The time step of the simulation output was 1 h, which allows us to capture the sub-daily changes of water temperature and ice cover. Water temperature profiles extending from the water surface to the bottom layer were available for Rappbode Reservoir. The profiles were recorded using high-resolution CTD measurements with a Hydrolab DS5 probe and used for model calibration. Such data were also used for the model initializations, i.e., the vertical profile of water temperature at the beginning of the simulation. Because the Rappbode Reservoir is a typical freshwater system with low conductivity, the salinity in the models was set to 0.

Model calibration

The models were run from January 2, 2015 until April 30, 2017. This period was selected because it included a rather mild winter (2015/2016) and a cold winter (2016/2017) and because high-quality observation data were available from this time. For GLM, aside from a few site-specific settings, calibration of physical parameters is usually not required, as the process parameters have a solid empirical or physical basis and are independent of the local characteristics of the lake and its climate [7, 35]. In accordance with the study of Weber et al. [45], we therefore kept the parameter values the same, as recommended in the scientific manual (see [21]) except for the wind factor (correcting for wind speed) and the averaged background light attenuation, which are considered to be site specific.

For the W2 model calibration, the effects of wind and solar radiation are the most important factors influencing the mixing and heat budget of Rappbode Reservoir. The influence of these two factors is adjusted using the parameters WSC (wind sheltering coefficient) and SHADE (shading coefficient). The light extinction coefficient EXT is also an important parameter, since it controls the amount of solar radiation penetrating the water column from the water surface. Given the minimal calibration of a few site-specific parameters in each model and the fact that both models were shown to have a transferable (i.e., site-independent) parameterization, we did not perform a separate model validation on further observational data.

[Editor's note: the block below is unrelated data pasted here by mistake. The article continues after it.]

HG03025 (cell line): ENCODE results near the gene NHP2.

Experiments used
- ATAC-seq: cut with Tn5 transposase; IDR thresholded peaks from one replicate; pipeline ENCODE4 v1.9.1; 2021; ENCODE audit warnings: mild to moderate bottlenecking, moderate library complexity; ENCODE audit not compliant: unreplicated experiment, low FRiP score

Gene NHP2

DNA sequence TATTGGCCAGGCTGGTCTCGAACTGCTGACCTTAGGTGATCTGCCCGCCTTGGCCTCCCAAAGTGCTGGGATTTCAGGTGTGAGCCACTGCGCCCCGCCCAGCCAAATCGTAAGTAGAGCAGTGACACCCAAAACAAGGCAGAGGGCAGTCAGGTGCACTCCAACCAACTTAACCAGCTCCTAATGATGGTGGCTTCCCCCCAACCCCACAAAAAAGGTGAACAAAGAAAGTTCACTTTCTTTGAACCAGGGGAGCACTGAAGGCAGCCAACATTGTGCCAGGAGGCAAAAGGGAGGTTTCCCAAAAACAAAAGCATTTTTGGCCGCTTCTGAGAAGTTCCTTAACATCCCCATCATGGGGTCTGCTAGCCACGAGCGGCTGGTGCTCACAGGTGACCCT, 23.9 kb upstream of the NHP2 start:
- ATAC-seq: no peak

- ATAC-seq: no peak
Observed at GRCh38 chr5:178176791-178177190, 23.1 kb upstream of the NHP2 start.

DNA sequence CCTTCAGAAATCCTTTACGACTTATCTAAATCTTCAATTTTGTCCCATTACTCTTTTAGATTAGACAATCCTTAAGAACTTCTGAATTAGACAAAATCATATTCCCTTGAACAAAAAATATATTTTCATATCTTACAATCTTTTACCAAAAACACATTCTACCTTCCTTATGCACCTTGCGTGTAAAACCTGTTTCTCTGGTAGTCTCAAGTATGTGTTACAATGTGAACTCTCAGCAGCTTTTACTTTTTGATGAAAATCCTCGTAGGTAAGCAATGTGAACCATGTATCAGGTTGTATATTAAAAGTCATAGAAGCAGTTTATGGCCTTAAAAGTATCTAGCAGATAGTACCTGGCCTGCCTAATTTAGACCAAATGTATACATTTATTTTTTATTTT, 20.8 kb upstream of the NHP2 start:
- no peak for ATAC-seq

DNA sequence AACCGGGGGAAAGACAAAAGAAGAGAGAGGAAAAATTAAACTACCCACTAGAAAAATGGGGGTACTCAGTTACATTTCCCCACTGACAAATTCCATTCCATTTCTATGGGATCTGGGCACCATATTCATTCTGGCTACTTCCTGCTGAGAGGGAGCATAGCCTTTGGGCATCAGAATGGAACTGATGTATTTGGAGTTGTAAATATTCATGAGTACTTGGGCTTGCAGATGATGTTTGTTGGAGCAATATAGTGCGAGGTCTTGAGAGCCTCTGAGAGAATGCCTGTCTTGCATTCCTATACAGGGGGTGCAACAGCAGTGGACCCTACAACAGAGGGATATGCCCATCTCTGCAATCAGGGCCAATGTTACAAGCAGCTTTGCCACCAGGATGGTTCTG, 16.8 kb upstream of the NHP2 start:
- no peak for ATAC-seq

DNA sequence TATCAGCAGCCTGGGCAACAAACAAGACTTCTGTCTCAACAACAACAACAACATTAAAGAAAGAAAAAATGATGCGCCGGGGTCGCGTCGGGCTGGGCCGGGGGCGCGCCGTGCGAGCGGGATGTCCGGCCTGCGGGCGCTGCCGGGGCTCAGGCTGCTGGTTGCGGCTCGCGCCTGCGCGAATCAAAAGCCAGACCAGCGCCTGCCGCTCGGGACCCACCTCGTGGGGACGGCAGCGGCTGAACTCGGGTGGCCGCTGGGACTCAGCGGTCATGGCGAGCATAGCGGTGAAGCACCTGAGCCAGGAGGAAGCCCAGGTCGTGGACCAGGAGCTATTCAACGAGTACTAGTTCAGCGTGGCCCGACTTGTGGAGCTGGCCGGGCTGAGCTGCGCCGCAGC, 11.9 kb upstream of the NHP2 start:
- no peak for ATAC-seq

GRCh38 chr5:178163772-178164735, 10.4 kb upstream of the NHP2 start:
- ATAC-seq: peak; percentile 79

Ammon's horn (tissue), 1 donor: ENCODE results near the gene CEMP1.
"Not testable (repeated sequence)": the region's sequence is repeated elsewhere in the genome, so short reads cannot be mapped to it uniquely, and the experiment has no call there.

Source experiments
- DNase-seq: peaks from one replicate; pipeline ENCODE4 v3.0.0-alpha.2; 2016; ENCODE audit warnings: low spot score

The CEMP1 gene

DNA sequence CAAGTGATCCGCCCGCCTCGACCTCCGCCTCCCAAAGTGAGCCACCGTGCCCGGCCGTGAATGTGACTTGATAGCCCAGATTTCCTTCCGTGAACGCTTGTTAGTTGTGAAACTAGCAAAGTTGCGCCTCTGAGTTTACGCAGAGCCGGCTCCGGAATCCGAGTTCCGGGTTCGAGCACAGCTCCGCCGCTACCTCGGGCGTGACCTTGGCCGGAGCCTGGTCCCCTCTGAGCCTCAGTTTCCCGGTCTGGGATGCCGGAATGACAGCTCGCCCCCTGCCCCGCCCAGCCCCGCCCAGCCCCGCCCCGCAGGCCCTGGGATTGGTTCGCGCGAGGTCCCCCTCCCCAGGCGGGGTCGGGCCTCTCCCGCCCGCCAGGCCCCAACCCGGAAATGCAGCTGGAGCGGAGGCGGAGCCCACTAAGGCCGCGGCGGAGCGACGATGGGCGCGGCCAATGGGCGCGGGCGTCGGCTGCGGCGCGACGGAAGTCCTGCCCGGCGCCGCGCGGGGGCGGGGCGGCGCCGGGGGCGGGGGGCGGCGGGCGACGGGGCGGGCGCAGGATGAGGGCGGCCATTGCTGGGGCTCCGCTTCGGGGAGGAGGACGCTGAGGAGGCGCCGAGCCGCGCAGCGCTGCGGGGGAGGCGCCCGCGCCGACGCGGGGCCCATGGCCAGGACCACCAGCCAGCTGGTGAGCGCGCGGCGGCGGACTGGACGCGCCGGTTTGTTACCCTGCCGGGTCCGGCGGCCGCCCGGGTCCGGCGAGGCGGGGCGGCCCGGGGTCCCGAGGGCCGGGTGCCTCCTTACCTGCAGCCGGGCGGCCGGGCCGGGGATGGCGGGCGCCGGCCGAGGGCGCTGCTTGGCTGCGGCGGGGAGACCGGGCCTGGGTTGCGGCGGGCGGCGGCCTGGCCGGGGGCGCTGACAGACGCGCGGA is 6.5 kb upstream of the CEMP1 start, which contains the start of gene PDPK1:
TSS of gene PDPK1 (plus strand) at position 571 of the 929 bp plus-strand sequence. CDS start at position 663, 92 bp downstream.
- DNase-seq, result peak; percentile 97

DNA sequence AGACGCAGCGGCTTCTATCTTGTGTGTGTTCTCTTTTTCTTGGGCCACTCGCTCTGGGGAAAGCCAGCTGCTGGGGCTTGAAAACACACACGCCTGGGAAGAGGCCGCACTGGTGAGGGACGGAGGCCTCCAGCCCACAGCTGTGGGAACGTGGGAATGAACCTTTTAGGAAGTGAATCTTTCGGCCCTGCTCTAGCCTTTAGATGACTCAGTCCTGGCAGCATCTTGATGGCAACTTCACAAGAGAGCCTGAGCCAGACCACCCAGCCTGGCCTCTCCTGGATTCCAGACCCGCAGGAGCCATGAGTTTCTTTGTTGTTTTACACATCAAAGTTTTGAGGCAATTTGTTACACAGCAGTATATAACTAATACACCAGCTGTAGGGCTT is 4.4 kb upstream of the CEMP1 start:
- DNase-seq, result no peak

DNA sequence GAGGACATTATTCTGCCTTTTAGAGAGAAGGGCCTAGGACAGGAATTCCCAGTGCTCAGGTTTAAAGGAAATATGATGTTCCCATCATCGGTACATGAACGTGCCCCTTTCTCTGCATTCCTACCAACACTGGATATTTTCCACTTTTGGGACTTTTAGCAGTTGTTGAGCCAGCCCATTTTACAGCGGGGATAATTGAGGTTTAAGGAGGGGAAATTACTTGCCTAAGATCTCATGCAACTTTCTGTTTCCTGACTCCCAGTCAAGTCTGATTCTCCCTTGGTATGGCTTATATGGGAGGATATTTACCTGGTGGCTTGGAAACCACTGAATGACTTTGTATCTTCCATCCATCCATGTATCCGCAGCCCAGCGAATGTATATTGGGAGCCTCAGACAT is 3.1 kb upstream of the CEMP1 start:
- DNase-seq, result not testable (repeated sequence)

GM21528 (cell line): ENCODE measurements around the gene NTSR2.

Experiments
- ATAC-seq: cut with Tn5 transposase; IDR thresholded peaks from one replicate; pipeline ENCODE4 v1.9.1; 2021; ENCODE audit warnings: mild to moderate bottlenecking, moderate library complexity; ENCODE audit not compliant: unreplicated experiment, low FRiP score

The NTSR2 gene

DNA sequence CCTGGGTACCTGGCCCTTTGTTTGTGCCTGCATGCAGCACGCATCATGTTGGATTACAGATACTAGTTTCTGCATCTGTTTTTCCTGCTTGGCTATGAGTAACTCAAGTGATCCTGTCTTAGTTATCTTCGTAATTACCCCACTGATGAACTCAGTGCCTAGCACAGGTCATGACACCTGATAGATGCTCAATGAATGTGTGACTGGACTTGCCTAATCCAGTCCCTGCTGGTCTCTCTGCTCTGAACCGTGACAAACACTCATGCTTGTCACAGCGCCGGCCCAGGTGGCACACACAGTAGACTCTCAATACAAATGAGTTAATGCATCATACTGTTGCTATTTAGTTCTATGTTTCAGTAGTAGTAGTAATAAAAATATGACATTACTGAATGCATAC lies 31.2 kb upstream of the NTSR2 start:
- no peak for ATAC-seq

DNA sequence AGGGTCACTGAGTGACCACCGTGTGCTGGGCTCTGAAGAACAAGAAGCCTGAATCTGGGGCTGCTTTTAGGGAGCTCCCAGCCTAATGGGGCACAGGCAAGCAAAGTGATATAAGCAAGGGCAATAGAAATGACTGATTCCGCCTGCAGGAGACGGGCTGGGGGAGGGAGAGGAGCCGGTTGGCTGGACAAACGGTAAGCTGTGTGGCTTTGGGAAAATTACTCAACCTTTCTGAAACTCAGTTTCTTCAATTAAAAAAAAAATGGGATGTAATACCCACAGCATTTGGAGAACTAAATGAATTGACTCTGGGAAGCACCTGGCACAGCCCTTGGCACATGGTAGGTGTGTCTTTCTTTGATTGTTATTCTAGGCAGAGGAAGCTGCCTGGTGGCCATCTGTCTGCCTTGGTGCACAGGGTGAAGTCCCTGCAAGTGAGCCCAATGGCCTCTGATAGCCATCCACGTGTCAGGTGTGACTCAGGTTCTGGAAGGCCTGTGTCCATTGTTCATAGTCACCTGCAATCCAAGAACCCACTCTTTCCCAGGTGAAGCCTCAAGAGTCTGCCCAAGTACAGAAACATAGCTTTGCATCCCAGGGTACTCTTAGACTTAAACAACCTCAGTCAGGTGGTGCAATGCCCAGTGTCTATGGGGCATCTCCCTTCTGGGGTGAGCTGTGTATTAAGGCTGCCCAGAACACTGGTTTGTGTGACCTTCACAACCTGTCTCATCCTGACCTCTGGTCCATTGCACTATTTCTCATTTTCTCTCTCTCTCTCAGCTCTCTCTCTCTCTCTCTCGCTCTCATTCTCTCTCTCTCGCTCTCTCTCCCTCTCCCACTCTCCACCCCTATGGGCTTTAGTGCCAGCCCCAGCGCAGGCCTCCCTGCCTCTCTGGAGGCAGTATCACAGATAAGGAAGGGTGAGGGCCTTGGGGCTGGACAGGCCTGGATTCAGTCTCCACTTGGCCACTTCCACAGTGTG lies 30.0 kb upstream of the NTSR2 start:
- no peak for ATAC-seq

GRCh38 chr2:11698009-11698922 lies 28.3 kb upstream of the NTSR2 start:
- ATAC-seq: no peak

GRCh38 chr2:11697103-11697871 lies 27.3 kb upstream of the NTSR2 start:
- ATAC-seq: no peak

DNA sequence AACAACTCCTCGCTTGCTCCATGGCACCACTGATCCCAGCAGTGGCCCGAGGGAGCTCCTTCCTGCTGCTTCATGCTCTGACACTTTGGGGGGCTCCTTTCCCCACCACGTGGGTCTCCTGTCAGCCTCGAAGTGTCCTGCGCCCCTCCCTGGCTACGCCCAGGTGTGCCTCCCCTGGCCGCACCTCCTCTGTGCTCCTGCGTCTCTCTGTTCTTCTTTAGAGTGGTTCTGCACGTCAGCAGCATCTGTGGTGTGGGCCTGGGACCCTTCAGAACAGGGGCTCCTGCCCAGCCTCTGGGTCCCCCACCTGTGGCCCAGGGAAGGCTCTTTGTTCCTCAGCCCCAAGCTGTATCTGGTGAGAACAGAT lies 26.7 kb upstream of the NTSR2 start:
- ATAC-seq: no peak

The root-mean-square error (RMSE) of water temperature was used for model calibration. It has been widely accepted as a good indicator for assessing the geoscientific modeling performance [11].

Scenarios

To systematically analyze the effects of withdrawal elevation on stratification and mixing regime and to elucidate the management options to influence the winter conditions in the reservoir, we defined two scenarios:

S1: influencing ice dynamics by withdrawal regime. The established model was run with withdrawal elevation varying from the bottom (339 m a.s.l) to the surface (409 m a.s.l) in intervals of 1 m, i.e., in total 71 simulations. In this scenario, time-dependent withdrawal discharge was kept the same as in the reference simulation, but all withdrawn water was taken from one single depth as specified in the respective scenario case. Note that in the scenario, all water is withdrawn from one outlet depth and never two separate outtake flows, e.g., one for drinking water and another one for downstream discharge. Since ice formation was only observed in winter 2016/2017, the first scenario was analyzed by exclusively evaluating conditions in this winter by calculating the number of days with ice cover, dates of ice-on and ice-off, as well as mean and maximum ice thicknesses.

S2: mixing regimes under different withdrawal and warming regimes. In the second scenario, we focused on the combined influence of air temperature increase and withdrawal elevation on the duration of inversed stratification. We identified the mixing regime of the reservoir by the occurrence of inversed stratification, i.e., if the inversed stratification occurred in winter, the reservoir was regarded as a dimictic water; if not, it was regarded as a monomictic water body. In this scenario, we created a series of simulations for the whole study period (Jan 2015–April 2017) and increased air temperature from + 0.25 (K) to + 5 (K) in intervals of + 0.25 (K) and withdrawal elevation from 339 to 409 m in intervals of 1 m. In the climate scenarios, we kept the relative humidity in GLM the same as in the original measurements and adjusted dew point temperature in W2 based on Eq. (1) so that relative humidity was the same in both model runs. Just like in the first scenario, all withdrawn water is taken from one elevation at one site. All combinations resulted in a series of 1420 simulations, which were evaluated by both models. We then calculated the number of days with inversed stratification (i.e., the duration of inversed stratification) for each simulation.

Note that temperature differences are given in Kelvin while simulated temperatures are given in degrees Celsius. The R package “glmtools”, combined with other customized R code, was applied for executing GLM and analyzing the simulations [35, 46]. More details about the package can be found at GitHub (https://github.com/USGS-R/glmtools). MATLAB was used to analyze the W2 output.

Results

Model calibration